Your Chicago Guide’s tickets for two to the press viewing of St. Sebastian courtesy of Refracted Theatre Company.
St. Sebastian is Refracted Theatre Company’s Chicago debut production. The play is a dark comedy with a disturbing edge. Ben convinces his much younger boyfriend Gideon to move out of their apartment in the city to flip a house… but he leaves out that the new house is in a historically (and currently) Black neighborhood. When Ben befriends and employs a local neighborhood kid named Reuben, the blurry line between ignorance, activism and fear lays bare how perniciously racism hides just beyond the face of “wokeness.”
What happens when a white queer couple moves into a historically Black Chicago neighborhood? St. Sebastian paints a vivid picture of their uphill struggle to figure out if they belong. The humor is dark. The lessons are many. The cast is three actors. In the intimate, very upclose and personal setting of The Den upstairs theatre, St. Sebastian bravely delves into the issues of race, sexuality and prejudice. Things are never what they seem though. So, when we learn that one of the men is a former priest, and the other a professional sensitivity trainer, all expectations and predictable outcomes go out the window.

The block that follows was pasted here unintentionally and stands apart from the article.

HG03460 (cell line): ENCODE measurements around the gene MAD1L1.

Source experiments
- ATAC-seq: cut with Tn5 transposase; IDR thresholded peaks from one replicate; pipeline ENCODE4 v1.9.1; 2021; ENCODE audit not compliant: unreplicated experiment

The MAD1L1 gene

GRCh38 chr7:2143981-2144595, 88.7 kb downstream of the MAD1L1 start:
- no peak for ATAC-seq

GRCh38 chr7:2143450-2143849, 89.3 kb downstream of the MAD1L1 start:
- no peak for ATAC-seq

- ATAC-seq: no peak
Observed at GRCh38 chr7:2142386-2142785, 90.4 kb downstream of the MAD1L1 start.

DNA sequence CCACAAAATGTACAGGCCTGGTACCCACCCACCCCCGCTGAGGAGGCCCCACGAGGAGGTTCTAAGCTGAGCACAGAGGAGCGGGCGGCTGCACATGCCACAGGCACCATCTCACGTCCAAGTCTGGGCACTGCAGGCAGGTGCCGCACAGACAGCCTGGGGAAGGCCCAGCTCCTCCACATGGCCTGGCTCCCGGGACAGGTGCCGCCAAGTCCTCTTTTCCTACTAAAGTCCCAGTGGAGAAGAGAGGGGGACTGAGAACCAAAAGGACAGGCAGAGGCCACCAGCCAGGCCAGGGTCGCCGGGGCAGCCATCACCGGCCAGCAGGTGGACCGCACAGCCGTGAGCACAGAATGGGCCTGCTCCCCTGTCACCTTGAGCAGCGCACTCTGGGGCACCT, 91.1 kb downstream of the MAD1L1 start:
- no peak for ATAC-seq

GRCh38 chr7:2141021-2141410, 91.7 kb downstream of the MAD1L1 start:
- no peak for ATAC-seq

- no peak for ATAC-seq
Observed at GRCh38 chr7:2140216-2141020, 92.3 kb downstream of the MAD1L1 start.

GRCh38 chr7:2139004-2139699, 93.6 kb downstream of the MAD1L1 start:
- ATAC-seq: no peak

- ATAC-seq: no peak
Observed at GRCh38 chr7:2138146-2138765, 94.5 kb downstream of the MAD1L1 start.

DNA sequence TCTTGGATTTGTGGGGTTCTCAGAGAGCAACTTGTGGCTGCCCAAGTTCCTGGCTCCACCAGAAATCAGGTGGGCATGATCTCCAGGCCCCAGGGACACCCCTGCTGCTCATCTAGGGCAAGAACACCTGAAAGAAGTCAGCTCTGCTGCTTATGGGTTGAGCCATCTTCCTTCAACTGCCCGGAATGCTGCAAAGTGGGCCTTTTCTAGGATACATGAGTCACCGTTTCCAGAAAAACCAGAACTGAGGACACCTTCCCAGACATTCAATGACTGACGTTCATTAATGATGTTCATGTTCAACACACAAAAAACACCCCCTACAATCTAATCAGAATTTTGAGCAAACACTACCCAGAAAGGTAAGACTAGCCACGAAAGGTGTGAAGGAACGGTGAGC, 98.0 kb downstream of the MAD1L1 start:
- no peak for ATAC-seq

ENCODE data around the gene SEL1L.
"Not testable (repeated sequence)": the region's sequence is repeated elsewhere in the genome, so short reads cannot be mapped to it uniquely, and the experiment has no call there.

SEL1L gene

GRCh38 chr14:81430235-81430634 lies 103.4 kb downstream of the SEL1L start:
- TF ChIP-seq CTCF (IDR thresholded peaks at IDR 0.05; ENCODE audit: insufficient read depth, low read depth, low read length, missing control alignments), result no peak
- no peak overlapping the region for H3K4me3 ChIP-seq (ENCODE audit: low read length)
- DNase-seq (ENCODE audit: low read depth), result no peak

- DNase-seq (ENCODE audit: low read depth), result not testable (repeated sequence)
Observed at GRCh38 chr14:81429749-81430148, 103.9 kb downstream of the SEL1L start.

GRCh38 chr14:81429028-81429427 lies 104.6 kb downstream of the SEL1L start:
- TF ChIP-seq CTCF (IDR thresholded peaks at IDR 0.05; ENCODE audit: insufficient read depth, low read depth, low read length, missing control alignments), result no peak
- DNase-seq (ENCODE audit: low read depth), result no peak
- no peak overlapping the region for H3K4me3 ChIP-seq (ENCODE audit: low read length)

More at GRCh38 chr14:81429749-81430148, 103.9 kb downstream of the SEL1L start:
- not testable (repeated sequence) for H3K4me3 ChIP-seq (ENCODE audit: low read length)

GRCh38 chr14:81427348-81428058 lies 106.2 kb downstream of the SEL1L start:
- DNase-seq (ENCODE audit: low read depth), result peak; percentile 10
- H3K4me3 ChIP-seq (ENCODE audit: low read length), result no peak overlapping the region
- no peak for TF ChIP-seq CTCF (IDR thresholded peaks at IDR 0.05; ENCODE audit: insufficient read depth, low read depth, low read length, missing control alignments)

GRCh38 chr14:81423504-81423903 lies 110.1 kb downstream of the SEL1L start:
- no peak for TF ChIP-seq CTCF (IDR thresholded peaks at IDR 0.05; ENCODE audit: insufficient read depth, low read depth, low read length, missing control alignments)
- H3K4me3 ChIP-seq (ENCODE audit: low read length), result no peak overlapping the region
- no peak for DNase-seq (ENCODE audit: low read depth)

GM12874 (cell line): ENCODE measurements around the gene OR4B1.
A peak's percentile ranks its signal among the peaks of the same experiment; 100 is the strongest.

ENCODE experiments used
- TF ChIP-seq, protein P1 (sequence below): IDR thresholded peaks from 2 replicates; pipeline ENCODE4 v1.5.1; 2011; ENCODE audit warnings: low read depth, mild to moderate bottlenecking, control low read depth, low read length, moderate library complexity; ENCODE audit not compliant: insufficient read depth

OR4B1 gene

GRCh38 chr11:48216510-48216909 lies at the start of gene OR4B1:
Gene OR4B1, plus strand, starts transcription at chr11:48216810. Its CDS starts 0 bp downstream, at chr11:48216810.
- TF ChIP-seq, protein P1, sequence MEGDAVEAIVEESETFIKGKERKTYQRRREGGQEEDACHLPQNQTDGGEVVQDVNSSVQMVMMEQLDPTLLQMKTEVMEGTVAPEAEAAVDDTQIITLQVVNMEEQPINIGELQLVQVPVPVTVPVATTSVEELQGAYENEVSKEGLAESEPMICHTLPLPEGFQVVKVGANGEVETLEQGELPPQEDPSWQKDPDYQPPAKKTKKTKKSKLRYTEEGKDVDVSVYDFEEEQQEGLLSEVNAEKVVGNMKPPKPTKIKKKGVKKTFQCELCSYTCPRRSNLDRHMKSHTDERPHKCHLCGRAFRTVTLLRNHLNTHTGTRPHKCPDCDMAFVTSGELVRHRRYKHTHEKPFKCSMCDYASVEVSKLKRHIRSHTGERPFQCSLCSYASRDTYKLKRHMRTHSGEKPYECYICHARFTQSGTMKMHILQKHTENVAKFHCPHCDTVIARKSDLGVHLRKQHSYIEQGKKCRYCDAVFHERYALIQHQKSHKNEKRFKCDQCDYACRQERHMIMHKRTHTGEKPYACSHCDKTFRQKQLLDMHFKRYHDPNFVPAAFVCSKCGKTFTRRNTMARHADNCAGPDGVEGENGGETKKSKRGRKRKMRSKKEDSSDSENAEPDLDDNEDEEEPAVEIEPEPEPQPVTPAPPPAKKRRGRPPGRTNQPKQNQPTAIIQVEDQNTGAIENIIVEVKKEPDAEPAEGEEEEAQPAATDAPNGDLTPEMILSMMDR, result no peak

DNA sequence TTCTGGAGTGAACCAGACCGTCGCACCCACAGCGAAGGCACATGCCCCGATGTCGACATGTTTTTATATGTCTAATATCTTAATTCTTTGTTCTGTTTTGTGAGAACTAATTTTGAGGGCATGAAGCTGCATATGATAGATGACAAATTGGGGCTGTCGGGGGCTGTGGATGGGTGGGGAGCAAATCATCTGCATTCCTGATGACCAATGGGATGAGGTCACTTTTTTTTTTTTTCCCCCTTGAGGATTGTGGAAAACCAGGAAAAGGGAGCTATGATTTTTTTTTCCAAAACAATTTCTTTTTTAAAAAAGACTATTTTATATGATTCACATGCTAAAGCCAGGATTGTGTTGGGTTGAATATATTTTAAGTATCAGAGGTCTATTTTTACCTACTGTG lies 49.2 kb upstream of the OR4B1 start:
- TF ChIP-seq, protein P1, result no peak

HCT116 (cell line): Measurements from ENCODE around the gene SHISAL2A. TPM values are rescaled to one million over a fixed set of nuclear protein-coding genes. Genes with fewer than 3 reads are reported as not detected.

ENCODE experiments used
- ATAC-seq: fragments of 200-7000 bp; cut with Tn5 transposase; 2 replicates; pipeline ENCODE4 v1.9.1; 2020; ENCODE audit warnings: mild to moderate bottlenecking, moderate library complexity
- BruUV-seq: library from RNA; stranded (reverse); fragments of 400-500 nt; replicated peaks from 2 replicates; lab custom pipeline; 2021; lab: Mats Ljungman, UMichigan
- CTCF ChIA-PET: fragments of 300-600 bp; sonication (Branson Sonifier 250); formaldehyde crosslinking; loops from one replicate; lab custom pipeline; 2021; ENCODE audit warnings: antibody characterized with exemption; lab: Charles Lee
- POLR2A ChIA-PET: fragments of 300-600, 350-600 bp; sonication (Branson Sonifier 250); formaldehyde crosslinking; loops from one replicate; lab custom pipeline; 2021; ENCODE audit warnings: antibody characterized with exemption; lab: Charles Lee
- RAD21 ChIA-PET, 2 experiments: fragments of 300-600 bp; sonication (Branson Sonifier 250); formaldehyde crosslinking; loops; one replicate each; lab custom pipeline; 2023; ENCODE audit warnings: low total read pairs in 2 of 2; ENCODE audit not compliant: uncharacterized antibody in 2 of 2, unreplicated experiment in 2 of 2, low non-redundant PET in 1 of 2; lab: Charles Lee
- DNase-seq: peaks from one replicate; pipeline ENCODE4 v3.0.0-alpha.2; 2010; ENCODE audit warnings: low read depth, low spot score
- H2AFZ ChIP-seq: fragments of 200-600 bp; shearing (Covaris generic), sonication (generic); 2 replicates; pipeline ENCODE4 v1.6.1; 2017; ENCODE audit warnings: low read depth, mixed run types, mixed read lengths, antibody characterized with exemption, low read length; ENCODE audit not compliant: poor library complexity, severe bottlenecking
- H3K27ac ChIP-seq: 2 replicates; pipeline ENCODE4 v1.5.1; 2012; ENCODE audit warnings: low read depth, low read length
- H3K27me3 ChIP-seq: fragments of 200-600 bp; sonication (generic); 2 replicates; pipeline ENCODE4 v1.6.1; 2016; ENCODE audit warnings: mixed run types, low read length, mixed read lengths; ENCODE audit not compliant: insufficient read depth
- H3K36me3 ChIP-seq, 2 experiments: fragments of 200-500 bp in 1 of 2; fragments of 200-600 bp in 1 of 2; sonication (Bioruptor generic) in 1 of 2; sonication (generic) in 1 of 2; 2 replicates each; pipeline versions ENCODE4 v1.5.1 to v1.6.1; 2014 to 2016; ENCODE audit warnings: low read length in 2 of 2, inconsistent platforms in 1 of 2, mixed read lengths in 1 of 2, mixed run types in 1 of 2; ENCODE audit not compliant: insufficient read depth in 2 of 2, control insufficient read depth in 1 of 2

Refracted’s mission is to disrupt socially accepted narratives by telling the “other side of the story.” By upending audience expectations through innovation and adaptation, Refracted inspires meaningful discourse centered on empathy and humanity. Inspire discourse it did, as St. Sebastian raises multiple thought provoking questions. It motivates the viewer to look inside oneself and examine one’s own set of values. Chances are they aren’t what they seem on the surface though.
Playwright Andrew Kramer comments: “Our words are our weapons we use to wound and our language our link to healing. If the COVID quarantine and the country’s racial reckoning of summertime 2020 has taught us anything, it’s that being restricted to close quarters with loved ones can be as frustratingly difficult as it can be lovely and comforting.”
“St. Sebastian seeks to explore the ways in which our most intimate relationships can also become the most volatile – especially when we disagree about matters of sexuality, race, religion and responsibility. Through lean mean-muscle theatrics and confronting, propulsive language, we’re refracting the questions of St. Sebastian directly to attending audiences. How can we learn to speak and listen just the same, instead of barking through the fence, like rabid dogs, at the faces of those with whom we disagree?”
St. Sebastian twists and turns like a vortex, tying itself into knots unforseen and unexpected. Nothing is truly what it started out as, and the audience is forced to think through their own daily interactions, to confront their own prejudices. Uncomfortable at times, St. Sebastian is a welcome discomfort. Nothing exceptional ever happens within the comfort zone. By twisting the plot lines, the play leaves the viewer with more questions than answers. As good art rightfully should.
Tickets are currently available at thedentheatre.com.